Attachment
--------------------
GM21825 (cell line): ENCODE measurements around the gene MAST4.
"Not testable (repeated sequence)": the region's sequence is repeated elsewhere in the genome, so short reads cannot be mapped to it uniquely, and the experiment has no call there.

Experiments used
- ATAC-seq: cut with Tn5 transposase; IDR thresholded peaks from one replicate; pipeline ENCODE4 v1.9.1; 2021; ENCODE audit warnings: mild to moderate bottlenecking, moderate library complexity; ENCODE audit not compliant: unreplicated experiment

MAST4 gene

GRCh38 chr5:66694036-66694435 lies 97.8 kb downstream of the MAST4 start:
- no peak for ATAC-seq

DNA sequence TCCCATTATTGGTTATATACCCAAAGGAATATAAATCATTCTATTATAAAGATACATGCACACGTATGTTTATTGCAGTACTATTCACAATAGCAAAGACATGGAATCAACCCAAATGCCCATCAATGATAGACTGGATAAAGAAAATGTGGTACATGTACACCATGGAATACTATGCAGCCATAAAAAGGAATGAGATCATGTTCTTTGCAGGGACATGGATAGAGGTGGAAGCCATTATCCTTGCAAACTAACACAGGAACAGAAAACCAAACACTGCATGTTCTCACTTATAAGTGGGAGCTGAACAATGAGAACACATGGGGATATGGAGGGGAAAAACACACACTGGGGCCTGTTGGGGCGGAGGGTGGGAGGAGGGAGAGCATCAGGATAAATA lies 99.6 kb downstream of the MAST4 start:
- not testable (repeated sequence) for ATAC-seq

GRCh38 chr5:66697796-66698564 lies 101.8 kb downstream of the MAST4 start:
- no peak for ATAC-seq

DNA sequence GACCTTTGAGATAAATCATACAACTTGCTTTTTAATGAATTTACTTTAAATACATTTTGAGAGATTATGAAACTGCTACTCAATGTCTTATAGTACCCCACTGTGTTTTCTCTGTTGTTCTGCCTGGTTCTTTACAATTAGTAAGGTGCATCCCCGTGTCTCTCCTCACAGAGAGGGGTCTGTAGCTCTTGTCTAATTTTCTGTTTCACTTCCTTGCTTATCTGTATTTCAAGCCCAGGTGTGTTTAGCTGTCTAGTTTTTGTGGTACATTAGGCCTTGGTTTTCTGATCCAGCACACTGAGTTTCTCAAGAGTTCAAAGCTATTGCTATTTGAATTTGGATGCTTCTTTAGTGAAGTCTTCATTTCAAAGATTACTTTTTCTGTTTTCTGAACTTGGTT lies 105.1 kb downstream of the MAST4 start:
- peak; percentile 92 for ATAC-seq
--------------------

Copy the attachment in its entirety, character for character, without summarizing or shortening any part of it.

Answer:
GM21825 (cell line): ENCODE measurements around the gene MAST4.
"Not testable (repeated sequence)": the region's sequence is repeated elsewhere in the genome, so short reads cannot be mapped to it uniquely, and the experiment has no call there.

Experiments used
- ATAC-seq: cut with Tn5 transposase; IDR thresholded peaks from one replicate; pipeline ENCODE4 v1.9.1; 2021; ENCODE audit warnings: mild to moderate bottlenecking, moderate library complexity; ENCODE audit not compliant: unreplicated experiment

MAST4 gene

GRCh38 chr5:66694036-66694435 lies 97.8 kb downstream of the MAST4 start:
- no peak for ATAC-seq

DNA sequence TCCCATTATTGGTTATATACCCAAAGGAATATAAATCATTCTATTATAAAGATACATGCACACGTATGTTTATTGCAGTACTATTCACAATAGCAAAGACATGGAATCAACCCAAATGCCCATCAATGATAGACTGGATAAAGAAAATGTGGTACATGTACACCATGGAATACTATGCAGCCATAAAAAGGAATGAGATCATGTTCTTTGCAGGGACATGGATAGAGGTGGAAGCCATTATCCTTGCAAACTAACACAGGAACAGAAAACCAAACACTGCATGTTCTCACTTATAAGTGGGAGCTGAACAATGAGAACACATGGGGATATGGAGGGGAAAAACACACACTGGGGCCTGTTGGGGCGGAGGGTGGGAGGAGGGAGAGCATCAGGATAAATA lies 99.6 kb downstream of the MAST4 start:
- not testable (repeated sequence) for ATAC-seq

GRCh38 chr5:66697796-66698564 lies 101.8 kb downstream of the MAST4 start:
- no peak for ATAC-seq

DNA sequence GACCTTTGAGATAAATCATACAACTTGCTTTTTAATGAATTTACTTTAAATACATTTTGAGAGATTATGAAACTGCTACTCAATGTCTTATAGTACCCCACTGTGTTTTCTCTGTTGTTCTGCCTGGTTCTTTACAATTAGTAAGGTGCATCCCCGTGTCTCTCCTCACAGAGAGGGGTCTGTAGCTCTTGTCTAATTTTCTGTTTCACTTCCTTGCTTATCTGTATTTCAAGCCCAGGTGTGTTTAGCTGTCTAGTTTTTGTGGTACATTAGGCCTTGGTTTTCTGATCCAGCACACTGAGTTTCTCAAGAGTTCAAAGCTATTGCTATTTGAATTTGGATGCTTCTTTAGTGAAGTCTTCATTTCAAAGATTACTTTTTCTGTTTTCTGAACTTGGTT lies 105.1 kb downstream of the MAST4 start:
- peak; percentile 92 for ATAC-seq